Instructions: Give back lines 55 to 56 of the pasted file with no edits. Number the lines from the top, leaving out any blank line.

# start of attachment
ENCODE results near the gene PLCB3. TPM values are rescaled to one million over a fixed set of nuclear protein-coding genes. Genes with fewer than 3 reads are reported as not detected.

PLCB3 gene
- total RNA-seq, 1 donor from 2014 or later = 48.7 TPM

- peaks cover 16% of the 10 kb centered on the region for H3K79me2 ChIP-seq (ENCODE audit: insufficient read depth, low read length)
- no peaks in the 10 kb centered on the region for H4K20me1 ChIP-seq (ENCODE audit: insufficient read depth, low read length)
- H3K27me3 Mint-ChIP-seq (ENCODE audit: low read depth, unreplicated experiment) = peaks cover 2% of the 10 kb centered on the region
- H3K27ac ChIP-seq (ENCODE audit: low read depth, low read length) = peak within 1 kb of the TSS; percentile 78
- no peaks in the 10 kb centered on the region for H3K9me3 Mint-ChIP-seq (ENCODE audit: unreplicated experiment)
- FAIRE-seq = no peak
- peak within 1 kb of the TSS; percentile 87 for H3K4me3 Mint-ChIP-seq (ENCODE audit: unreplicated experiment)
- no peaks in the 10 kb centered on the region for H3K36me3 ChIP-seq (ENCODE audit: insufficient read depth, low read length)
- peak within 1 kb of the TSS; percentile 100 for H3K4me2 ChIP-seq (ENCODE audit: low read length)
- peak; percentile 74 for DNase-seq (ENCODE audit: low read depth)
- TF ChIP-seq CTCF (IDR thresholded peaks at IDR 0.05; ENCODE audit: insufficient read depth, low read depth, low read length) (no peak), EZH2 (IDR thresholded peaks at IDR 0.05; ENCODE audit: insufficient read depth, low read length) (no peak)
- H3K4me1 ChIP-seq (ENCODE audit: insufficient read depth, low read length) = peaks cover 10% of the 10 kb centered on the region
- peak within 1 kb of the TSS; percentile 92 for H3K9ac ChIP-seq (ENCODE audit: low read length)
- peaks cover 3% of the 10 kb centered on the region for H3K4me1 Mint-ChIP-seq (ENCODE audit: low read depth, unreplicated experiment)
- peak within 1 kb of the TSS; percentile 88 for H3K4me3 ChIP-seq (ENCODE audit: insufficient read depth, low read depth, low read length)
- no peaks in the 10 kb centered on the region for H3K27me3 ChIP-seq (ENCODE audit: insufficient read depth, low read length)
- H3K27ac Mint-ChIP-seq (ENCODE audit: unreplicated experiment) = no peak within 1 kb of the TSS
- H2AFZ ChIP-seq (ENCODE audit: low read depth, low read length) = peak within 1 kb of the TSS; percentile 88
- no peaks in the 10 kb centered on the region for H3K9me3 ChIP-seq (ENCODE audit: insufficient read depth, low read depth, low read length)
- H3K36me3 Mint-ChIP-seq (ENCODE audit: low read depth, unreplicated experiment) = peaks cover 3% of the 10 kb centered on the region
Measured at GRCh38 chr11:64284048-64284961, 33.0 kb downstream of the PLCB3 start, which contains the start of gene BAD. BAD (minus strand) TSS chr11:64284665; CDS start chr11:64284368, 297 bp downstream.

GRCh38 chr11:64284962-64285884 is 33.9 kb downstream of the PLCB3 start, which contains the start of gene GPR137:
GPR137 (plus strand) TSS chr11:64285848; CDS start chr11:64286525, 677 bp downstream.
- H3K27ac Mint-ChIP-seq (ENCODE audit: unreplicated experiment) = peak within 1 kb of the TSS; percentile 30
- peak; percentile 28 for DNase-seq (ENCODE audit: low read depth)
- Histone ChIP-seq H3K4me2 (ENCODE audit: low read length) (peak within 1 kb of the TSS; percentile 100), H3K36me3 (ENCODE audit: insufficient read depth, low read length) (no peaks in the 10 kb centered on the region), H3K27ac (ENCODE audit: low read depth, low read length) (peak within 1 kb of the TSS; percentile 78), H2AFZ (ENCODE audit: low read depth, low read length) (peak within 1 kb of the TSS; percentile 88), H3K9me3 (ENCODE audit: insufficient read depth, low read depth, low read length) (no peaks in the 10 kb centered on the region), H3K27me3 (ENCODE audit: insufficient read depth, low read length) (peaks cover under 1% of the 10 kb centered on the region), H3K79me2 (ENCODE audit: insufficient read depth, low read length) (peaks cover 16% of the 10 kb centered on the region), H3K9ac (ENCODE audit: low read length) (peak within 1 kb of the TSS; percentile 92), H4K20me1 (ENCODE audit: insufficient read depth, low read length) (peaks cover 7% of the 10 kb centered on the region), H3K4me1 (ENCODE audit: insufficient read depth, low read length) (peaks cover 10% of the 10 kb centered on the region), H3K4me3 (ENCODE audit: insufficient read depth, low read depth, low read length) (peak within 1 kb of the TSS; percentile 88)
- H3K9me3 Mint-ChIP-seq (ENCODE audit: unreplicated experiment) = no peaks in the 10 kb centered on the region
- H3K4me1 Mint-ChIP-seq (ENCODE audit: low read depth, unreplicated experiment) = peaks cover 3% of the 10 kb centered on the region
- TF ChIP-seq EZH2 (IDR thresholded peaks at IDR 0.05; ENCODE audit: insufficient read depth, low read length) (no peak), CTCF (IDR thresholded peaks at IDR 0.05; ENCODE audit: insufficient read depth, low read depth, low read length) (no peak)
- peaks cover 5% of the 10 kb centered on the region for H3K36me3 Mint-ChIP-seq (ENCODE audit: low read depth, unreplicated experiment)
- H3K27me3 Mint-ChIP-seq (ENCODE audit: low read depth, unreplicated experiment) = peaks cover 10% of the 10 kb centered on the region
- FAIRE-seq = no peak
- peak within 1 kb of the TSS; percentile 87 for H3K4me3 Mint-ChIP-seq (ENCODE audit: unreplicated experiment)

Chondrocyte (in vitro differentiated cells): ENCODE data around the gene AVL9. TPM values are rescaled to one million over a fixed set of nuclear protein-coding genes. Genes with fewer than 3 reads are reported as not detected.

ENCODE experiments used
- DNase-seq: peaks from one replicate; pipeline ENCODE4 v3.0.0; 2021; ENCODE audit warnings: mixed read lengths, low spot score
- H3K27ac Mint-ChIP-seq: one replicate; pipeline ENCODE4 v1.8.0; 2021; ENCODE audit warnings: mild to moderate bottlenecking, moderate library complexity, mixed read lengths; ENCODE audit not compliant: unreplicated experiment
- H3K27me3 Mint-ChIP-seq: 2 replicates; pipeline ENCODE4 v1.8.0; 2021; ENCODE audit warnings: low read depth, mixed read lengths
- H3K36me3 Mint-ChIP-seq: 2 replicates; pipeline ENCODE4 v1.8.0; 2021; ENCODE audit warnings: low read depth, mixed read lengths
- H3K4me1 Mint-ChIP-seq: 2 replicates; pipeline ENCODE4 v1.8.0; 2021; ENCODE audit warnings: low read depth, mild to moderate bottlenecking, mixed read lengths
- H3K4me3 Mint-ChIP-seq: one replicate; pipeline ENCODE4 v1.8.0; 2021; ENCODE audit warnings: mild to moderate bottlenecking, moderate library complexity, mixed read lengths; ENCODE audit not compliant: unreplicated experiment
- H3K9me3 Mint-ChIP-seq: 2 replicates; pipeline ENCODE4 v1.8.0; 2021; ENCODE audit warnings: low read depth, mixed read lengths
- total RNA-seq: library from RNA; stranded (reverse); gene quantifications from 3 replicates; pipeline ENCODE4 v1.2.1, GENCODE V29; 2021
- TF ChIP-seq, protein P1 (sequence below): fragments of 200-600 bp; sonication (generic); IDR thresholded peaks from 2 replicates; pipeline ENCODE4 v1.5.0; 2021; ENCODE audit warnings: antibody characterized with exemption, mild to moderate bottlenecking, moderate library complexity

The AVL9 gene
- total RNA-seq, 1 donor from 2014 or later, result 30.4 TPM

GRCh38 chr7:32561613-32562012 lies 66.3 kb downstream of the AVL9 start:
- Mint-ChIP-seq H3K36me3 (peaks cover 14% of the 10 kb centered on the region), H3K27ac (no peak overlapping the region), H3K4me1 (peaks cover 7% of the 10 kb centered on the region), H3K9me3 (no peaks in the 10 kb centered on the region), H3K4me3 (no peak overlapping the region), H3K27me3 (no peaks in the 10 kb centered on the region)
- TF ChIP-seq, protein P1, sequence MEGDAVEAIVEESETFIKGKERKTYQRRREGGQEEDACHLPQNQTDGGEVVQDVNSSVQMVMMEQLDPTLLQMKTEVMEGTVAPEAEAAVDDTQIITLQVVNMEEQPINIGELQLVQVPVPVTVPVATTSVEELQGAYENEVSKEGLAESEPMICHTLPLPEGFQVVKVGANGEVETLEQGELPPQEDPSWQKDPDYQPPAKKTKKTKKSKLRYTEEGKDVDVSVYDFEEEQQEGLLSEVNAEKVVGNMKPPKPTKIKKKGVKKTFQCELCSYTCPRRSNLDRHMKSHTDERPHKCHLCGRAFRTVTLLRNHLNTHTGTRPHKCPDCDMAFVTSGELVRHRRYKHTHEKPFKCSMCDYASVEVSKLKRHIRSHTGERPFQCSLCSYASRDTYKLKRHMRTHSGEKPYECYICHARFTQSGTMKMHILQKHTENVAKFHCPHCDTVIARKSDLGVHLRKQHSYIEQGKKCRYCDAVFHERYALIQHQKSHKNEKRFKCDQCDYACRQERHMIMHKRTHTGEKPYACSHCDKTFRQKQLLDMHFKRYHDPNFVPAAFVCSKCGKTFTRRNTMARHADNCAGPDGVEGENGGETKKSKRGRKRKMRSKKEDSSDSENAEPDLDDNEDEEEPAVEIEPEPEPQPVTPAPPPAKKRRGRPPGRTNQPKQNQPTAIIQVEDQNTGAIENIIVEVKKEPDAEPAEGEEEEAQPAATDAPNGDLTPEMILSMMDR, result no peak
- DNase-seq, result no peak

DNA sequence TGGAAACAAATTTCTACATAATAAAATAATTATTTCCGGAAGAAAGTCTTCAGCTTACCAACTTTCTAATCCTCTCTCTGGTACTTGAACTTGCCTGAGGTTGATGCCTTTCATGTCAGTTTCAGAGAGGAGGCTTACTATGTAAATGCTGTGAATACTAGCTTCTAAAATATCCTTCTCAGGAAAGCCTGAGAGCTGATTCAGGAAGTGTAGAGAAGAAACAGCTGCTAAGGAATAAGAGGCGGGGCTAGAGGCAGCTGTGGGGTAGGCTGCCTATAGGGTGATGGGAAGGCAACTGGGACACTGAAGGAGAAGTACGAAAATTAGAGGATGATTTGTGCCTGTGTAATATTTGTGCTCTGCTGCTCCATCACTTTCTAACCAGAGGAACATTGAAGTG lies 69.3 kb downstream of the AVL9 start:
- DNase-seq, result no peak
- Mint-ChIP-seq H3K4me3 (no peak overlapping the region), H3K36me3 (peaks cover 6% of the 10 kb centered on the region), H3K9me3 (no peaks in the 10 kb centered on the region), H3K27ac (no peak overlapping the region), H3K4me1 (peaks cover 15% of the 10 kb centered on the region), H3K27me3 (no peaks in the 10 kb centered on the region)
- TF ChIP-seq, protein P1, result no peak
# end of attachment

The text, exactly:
- DNase-seq, result no peak
- Mint-ChIP-seq H3K4me3 (no peak overlapping the region), H3K36me3 (peaks cover 6% of the 10 kb centered on the region), H3K9me3 (no peaks in the 10 kb centered on the region), H3K27ac (no peak overlapping the region), H3K4me1 (peaks cover 15% of the 10 kb centered on the region), H3K27me3 (no peaks in the 10 kb centered on the region)